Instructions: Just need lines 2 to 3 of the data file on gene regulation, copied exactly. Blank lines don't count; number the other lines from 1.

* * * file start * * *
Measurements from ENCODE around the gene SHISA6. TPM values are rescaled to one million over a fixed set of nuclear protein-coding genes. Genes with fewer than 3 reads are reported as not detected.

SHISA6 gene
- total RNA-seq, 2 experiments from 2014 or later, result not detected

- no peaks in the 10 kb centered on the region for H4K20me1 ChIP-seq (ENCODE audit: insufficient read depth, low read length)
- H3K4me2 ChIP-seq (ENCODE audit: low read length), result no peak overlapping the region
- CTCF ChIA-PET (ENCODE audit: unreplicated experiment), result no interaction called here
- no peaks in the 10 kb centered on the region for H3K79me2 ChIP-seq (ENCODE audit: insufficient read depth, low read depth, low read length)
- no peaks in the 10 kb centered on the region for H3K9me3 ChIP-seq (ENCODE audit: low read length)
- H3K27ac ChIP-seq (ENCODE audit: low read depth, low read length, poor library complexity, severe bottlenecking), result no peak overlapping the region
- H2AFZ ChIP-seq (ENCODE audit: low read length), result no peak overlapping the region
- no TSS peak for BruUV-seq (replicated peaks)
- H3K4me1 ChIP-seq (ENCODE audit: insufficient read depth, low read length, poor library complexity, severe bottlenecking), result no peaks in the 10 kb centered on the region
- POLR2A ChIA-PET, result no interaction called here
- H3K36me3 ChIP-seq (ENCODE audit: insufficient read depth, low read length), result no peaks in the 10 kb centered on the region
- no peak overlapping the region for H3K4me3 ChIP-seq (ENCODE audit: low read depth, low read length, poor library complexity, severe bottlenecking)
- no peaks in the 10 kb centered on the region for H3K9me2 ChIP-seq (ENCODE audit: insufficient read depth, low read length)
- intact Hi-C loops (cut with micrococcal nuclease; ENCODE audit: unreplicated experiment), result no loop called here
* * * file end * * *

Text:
SHISA6 gene
- total RNA-seq, 2 experiments from 2014 or later, result not detected